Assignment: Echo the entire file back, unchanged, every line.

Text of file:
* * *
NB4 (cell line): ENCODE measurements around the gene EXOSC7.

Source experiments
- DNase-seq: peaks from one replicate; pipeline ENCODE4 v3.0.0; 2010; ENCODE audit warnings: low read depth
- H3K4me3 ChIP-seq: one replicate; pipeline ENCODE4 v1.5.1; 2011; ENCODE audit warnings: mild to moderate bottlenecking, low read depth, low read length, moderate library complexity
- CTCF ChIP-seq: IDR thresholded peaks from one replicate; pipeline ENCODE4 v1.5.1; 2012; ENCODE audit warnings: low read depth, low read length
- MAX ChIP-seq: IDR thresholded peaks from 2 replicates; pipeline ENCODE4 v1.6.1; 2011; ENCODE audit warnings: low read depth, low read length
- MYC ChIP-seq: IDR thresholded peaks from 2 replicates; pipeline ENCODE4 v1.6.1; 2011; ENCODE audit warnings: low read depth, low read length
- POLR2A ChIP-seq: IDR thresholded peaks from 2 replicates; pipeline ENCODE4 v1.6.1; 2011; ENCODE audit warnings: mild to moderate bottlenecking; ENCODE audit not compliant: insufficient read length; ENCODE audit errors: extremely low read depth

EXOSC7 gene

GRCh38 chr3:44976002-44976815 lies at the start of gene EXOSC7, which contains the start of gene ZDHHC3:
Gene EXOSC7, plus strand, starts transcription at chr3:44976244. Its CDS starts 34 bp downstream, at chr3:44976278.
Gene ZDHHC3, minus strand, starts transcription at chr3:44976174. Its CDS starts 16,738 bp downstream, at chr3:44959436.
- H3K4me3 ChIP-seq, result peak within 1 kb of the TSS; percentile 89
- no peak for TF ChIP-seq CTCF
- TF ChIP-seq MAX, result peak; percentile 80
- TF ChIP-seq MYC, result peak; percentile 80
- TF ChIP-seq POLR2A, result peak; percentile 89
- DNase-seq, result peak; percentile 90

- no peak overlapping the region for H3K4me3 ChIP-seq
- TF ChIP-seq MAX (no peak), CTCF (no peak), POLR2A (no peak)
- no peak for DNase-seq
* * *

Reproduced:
NB4 (cell line): ENCODE measurements around the gene EXOSC7.

Source experiments
- DNase-seq: peaks from one replicate; pipeline ENCODE4 v3.0.0; 2010; ENCODE audit warnings: low read depth
- H3K4me3 ChIP-seq: one replicate; pipeline ENCODE4 v1.5.1; 2011; ENCODE audit warnings: mild to moderate bottlenecking, low read depth, low read length, moderate library complexity
- CTCF ChIP-seq: IDR thresholded peaks from one replicate; pipeline ENCODE4 v1.5.1; 2012; ENCODE audit warnings: low read depth, low read length
- MAX ChIP-seq: IDR thresholded peaks from 2 replicates; pipeline ENCODE4 v1.6.1; 2011; ENCODE audit warnings: low read depth, low read length
- MYC ChIP-seq: IDR thresholded peaks from 2 replicates; pipeline ENCODE4 v1.6.1; 2011; ENCODE audit warnings: low read depth, low read length
- POLR2A ChIP-seq: IDR thresholded peaks from 2 replicates; pipeline ENCODE4 v1.6.1; 2011; ENCODE audit warnings: mild to moderate bottlenecking; ENCODE audit not compliant: insufficient read length; ENCODE audit errors: extremely low read depth

EXOSC7 gene

GRCh38 chr3:44976002-44976815 lies at the start of gene EXOSC7, which contains the start of gene ZDHHC3:
Gene EXOSC7, plus strand, starts transcription at chr3:44976244. Its CDS starts 34 bp downstream, at chr3:44976278.
Gene ZDHHC3, minus strand, starts transcription at chr3:44976174. Its CDS starts 16,738 bp downstream, at chr3:44959436.
- H3K4me3 ChIP-seq, result peak within 1 kb of the TSS; percentile 89
- no peak for TF ChIP-seq CTCF
- TF ChIP-seq MAX, result peak; percentile 80
- TF ChIP-seq MYC, result peak; percentile 80
- TF ChIP-seq POLR2A, result peak; percentile 89
- DNase-seq, result peak; percentile 90

- no peak overlapping the region for H3K4me3 ChIP-seq
- TF ChIP-seq MAX (no peak), CTCF (no peak), POLR2A (no peak)
- no peak for DNase-seq